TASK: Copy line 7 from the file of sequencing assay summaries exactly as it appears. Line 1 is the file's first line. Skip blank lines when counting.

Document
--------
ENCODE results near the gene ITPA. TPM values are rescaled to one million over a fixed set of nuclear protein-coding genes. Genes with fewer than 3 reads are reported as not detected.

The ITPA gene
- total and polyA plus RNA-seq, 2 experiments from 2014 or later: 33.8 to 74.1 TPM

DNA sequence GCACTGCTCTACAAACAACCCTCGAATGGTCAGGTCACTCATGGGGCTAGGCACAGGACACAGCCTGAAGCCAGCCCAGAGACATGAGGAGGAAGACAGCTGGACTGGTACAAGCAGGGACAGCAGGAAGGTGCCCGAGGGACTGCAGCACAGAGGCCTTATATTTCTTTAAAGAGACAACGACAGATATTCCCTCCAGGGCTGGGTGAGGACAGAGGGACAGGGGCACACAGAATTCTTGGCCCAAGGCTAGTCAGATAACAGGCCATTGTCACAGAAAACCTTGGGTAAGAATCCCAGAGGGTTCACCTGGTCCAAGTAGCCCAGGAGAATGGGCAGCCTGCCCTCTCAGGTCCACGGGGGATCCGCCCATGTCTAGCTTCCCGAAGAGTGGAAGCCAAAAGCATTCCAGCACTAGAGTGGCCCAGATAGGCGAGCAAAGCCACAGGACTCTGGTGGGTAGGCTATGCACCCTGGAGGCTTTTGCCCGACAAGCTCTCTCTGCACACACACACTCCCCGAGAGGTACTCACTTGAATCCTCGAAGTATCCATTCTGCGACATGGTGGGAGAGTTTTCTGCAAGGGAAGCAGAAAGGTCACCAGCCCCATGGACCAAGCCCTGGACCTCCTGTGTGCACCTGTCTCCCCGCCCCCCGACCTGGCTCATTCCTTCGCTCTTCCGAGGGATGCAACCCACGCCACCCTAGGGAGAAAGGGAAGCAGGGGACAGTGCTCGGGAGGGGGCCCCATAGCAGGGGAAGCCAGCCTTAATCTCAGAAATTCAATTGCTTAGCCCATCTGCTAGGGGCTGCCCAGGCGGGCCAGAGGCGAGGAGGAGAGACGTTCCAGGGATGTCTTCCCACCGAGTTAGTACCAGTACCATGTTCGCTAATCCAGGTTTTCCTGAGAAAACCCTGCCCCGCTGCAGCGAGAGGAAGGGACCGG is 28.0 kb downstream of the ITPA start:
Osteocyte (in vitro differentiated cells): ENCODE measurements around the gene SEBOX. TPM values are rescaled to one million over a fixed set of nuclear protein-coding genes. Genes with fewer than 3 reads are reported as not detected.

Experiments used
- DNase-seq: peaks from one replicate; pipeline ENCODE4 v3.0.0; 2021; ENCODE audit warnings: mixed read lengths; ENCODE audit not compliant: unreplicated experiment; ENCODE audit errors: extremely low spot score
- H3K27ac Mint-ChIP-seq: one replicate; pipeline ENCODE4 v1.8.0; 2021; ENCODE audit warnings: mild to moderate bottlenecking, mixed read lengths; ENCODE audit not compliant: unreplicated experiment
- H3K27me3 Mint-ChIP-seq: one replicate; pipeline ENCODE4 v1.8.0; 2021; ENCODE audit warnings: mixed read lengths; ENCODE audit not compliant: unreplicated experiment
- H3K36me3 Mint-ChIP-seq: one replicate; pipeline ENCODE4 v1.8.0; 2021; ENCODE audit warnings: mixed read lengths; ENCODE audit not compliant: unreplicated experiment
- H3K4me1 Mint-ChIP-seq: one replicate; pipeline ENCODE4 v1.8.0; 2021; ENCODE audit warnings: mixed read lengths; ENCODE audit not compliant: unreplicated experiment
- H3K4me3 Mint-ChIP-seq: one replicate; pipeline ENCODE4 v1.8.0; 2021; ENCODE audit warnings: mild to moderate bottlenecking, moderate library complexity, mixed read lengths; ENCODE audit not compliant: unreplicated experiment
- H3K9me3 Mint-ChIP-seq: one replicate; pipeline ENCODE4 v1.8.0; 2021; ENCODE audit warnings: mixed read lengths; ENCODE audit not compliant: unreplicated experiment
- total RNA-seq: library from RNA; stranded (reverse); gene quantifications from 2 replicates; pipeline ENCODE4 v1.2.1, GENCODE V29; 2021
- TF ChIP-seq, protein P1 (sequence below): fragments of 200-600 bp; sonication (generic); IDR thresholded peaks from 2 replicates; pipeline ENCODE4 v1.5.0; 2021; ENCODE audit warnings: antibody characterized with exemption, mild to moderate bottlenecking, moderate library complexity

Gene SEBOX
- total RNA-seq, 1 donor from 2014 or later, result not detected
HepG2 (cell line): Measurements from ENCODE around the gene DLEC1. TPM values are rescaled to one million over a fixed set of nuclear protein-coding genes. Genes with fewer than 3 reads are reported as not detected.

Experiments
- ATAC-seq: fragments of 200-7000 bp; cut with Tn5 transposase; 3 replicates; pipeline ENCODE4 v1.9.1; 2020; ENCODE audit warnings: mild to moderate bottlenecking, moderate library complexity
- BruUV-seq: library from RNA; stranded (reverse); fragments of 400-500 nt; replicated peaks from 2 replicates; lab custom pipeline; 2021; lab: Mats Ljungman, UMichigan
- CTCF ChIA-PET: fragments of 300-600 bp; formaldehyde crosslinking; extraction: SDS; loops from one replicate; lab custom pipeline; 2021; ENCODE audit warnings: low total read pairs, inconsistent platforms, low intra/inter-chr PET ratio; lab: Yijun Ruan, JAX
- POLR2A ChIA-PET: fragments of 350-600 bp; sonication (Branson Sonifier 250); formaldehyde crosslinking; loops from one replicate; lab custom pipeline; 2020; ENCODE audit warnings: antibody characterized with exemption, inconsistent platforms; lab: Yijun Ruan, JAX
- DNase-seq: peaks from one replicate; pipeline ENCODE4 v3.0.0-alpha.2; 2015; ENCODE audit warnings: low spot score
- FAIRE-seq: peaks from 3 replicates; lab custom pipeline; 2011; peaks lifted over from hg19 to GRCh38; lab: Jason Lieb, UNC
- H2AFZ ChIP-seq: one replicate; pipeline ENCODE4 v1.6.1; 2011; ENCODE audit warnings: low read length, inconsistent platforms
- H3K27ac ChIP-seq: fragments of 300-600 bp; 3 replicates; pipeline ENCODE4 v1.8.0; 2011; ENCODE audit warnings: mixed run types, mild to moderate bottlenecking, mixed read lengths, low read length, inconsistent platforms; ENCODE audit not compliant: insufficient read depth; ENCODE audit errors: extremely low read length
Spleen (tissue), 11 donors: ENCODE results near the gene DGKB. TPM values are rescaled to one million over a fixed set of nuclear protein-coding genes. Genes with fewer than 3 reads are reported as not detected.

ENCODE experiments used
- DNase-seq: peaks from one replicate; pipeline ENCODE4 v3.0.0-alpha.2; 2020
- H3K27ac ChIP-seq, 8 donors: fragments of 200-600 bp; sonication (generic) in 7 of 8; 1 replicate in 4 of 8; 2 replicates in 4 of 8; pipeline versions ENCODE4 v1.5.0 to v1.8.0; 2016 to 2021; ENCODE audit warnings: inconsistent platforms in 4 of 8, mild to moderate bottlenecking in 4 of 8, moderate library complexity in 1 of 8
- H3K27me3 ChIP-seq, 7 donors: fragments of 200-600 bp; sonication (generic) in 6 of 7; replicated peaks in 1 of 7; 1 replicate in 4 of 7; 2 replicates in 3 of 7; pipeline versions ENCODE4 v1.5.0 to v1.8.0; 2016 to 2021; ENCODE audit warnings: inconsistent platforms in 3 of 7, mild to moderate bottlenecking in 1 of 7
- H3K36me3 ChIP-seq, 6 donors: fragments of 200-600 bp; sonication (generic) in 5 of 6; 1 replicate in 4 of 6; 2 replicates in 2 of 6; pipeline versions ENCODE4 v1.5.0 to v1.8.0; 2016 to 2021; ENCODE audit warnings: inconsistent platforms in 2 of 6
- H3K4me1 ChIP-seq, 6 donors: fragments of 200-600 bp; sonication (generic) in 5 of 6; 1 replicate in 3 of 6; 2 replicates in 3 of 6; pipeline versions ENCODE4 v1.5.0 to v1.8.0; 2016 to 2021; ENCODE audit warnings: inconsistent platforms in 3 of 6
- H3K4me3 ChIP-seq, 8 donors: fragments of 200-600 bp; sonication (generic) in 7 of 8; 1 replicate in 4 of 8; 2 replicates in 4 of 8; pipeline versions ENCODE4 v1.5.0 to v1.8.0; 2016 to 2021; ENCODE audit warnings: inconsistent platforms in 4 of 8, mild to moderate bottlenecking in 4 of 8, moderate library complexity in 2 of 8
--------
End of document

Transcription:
- DNase-seq: peaks from one replicate; pipeline ENCODE4 v3.0.0; 2021; ENCODE audit warnings: mixed read lengths; ENCODE audit not compliant: unreplicated experiment; ENCODE audit errors: extremely low spot score